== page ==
Docket No. 733
Decided: Friday, November 18th, 1892
Opinion: 5 Wash. 225 (1892)
Court: Anders1 Court (1889-1892)
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JULIA BOWER, Ex'x of the Estate of George W. Bower v. BOWER, 5 Wash. 225; 31 P. 598 (1892).
SUPREME COURT OF WASHINGTON
November 18, 1892, Decided Appeal from Superior Court, Yakima County.
Court: Judgment and decree reversed and cause remanded.
Counsel: W. L. Jones, for appellants. Reavis & Milroy, for respondent.
Judge(s) HOYT, J. ANDERS, C. J., and STILES, SCOTT and DUNBAR, JJ., concur.
Opinion By: HOYT The opinion of the court was delivered by HOYT, J.--Plaintiff brought this action to have the will of her deceased husband construed by the court, and sought to have herself adjudged the sole devisee under said will. By the terms thereof all of the property of the testator was devised to his wife, and to her heirs, forever, and she was named as sole executrix. There was no mention of the children of the testator, two of whom are now living, and were made defendants in the action, and the only provision made for such children, if any, was in the bequest of all of the property absolutely to the wife, and to her heirs. The court below allowed extrinsic proof to be made to show that at the time the will was made the testator had in mind his said children, and that in devising to his wife he intended to, and did, provide for them. On the part of the defendants it was contended that such oral proof could not be introduced to aid the will. The parties are practically agreed that the only question presented to this court by the record is as to whether or not under our statute such oral proof was admissible. If it was, then the decree of the court below should be affirmed; if it was not, then it must be reversed.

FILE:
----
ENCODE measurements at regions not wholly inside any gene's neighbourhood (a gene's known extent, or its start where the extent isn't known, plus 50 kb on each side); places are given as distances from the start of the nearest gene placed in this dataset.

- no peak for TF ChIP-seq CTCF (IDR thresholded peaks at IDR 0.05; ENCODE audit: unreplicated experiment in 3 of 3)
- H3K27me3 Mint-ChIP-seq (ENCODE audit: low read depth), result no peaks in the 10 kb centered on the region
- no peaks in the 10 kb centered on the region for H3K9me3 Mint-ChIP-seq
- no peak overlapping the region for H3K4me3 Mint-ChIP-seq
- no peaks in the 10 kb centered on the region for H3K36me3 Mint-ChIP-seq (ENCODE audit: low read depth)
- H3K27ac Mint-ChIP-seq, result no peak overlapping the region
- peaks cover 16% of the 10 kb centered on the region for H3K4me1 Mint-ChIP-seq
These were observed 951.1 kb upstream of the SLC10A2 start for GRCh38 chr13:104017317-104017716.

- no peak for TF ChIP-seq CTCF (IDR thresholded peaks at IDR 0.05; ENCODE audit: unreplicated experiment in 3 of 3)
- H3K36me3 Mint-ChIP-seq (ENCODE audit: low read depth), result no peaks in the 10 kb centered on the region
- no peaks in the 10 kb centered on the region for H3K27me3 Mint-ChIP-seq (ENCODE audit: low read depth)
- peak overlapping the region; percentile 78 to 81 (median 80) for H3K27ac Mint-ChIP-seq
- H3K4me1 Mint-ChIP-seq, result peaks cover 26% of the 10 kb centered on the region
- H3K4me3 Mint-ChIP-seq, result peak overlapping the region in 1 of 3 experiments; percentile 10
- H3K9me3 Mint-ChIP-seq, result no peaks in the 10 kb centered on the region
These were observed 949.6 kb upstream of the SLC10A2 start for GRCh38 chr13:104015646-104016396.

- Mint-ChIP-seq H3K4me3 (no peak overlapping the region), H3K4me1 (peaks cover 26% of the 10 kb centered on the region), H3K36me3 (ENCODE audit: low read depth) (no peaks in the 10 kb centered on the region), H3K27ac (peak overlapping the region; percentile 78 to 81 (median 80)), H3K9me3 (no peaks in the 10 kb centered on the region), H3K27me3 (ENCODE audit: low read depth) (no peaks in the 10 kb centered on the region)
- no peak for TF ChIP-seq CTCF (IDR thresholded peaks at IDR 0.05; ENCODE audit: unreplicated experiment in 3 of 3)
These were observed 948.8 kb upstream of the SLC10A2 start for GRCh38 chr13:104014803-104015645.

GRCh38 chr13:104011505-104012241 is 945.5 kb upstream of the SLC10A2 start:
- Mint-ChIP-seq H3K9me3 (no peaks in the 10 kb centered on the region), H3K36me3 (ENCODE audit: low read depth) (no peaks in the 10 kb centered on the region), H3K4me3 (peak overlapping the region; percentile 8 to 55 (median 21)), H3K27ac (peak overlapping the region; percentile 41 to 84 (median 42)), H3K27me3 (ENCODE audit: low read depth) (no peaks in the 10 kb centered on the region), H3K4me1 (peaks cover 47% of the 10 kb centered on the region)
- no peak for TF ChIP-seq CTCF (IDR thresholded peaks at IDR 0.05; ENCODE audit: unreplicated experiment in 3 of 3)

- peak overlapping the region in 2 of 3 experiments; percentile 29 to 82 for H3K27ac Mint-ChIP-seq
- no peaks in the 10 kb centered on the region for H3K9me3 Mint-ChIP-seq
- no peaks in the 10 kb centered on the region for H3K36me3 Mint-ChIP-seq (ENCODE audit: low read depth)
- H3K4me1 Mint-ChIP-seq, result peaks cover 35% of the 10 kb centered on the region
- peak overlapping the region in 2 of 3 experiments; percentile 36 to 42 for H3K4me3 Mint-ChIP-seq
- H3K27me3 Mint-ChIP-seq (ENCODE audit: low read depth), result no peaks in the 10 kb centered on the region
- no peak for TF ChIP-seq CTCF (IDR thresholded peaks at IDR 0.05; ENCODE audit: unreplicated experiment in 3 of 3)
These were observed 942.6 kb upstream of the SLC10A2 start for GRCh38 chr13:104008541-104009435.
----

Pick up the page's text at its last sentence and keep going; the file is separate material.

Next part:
The provisions of our law bearing upon this question are contained in § 1465, Gen. Stat., which is in words and figures as follows: "SEC. 1465. If any person make his last will and die, leaving a child or children, or descendants of such child or children, in case of their death, not named or provided for in such will, although born after the making of such will, or the death of the testator, every such testator, so far as he shall regard such child or children, or their descendants, not provided for, shall be deemed to die intestate, and such child or children, or their descendants, shall be entitled to such proportion of the estate of the testator, real and personal, as if he had died intestate, and the same shall be assigned to them, and all the other heirs, devisees and legatees shall refund their proportional part." All of the authorities are agreed upon the proposition that the object of this and similar statutes is not to compel the testator to make any substantial provision for his children, but is simply to provide against any such children being disinherited through inadvertence of the testator at the time he makes his will. Such being the object of our statute, it is contended on the part of the respondent that the will can be sustained if it is made clearly to appear to the court, either by the terms of the will itself or by satisfactory proof outside of it, that the testator had in mind his children, and made his will with their interests in contemplation. Many statutes having the same common object as our own have been construed as thus contended for, and parol proof has been introduced in aid of wills made thereunder. See Wilson v. Fosket, 6 Metc. 400; Ramsdill v. Wentworth, 101 Mass. 125; Buckley v. Gerard, 123 Mass. 8; Whittemore v. Russell, 80 Me. 297 (14 A. 197); Lorieux v. Keller, 5 Iowa 196; Coulam v. Doull, 133 U.S. 216 (10 S. Ct. 253, 33 L. Ed. 596). An examination of all these cases, however, will show that the statutes passed upon were unlike ours in terms, although the object to be accomplished was the same. The positive provisions of our statute are that the children must be named or provided for in the will. What is meant by the term, "provided for," as so used? In our opinion it refers to some beneficial legal provision, and we are unable to agree with the contention of the respondent that such children can be said to have been provided for by an absolute devise to another, even although the testator thought that the interests of the children would be better subserved by such devise than by one directly to them.